Many Australians are deeply concerned about the rising number of people experiencing homelessness in our country. But many also feel at a loss about what they can do to help.
There are many actions within your power that will make a tangible difference.
Here are 7 practical, achievable things that you can do to help people doing it tough.7 things Australians can do to end #homelessness #WHD2017 Click To Tweet
1. Become an advocate
Governments and decision makers won’t act on homelessness unless they know how much it matters to the people they represent.
— MelbourneCityMission (@MelbCityMission) January 20, 2017
In Australia, we’re in the midst of a housing affordability crisis. Both house and rental prices are rising faster than incomes and there is intense competition at all levels of the market. This housing ‘squeeze’ is pushing vulnerable people and people on the lowest incomes out of the market and into homelessness.
While affordable housing has become scarce, our social housing stock has also been allowed to fall to the lowest it’s been in decades.
This is why in 2017, homelessness services are experiencing unprecedented demand, and local, state and national governments are all scrambling to adjust to the rise in homelessness.
It’s critical that Australians let their representatives know that housing and homelessness issues are important them.
Here’s how you can let them know aboutyour concerns:
- write to or email MP’s – this makes a big difference
- call into talk-back radio
- follow homelessness agencies on social media – share, like and comment
- share and sign petitions
- pay attention to housing and homelessness policies when you vote
Some of this actions may seem small, but they all helps to make sure that homelessness receives the high-level attention that it deserves and that we put systems in place to prevent it before it starts.
2. Watch your language
Not having a home is life-threatening. Research shows that people experiencing homelessness are 13 times more likely to be the victims of violence and 47 times more likely to be the victims of theft.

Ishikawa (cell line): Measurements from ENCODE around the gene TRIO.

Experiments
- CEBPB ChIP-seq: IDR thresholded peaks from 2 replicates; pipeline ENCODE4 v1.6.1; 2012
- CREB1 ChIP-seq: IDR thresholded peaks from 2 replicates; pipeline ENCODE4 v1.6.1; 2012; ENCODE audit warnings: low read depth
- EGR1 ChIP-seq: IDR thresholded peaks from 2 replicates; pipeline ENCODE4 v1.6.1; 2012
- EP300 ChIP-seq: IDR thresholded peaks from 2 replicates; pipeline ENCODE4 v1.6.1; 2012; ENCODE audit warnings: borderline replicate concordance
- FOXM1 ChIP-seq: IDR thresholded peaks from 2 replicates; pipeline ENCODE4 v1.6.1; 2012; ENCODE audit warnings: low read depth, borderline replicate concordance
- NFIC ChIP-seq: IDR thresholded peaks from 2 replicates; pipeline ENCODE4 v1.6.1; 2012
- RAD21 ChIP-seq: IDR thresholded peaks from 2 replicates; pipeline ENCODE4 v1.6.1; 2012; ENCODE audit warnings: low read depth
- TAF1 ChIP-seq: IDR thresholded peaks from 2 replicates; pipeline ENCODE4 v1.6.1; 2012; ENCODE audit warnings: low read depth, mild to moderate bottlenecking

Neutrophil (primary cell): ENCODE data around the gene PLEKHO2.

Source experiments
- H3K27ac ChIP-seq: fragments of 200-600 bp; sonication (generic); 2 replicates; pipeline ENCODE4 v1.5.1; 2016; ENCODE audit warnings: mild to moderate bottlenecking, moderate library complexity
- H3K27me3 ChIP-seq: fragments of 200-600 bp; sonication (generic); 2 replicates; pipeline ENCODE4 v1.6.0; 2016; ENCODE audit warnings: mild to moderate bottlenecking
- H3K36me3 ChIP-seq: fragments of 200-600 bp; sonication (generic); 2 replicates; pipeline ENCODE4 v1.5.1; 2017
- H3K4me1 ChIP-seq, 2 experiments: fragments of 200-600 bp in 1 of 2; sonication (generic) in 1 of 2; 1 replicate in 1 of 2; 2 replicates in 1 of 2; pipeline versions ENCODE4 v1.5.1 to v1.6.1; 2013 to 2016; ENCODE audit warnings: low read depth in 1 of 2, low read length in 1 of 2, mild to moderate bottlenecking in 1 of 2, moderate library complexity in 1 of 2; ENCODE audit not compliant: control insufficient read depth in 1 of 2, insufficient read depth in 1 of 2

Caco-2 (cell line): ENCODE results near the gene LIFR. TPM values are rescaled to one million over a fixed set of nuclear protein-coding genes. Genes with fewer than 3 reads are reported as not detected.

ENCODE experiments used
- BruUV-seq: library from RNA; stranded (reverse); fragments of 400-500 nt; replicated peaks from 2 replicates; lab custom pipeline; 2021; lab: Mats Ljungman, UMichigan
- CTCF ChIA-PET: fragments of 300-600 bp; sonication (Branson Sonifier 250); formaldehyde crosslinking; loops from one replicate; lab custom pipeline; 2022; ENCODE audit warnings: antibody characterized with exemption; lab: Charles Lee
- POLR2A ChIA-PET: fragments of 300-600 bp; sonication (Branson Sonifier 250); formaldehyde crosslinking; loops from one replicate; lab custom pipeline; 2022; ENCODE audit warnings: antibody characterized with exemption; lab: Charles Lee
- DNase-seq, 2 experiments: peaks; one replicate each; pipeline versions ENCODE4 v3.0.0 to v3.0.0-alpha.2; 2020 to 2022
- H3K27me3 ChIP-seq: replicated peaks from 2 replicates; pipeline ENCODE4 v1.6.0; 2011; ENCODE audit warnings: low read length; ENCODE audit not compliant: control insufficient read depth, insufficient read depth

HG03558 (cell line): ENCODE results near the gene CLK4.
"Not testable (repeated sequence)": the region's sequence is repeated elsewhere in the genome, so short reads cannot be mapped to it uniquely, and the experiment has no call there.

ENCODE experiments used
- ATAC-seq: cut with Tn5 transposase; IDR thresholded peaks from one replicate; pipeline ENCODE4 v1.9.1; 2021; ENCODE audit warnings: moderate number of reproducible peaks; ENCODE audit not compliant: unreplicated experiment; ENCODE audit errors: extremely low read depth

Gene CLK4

The dehumanisation and demonisation of people without homes in the media and in our everyday language can result in an antipathy that fuels blame and acts of cruelty, and also distracts people from the systemic causes of homelessness.
The simple act of speaking about people experiencing homelessness with respect can combat this effect and help to spread understanding and empathy among your community.
You probably already avoid derogatory terms like ‘hobo’ and ‘beggar’. You’ll notice that when talking about individuals, homelessness services often use the terms; ‘people experiencing homelessness’ or just ‘people without homes’ instead of homeless people.
We feel that these alternative terms don’t make ‘homelessness’ a person’s whole identity and instead, highlights that it’s an event in a person’s life – one that has causes and, a solution.
CHP has developed a guide for media, and anyone interested in talking about homelessness in our blog post: Language is important when we talk about homelessness.
— CHPVic (@CHPVic) September 27, 2017
3. Educate yourself and others
We can’t fix what we don’t understand.
Myths around homelessness prevent us from designing policies that address it properly. By educating yourself and others about the issue of homelessness, you can learn to dispel damaging stereotypes. You can also recognise people experiencing homelessness as individuals, and tell the difference between good and bad solutions to homelessness.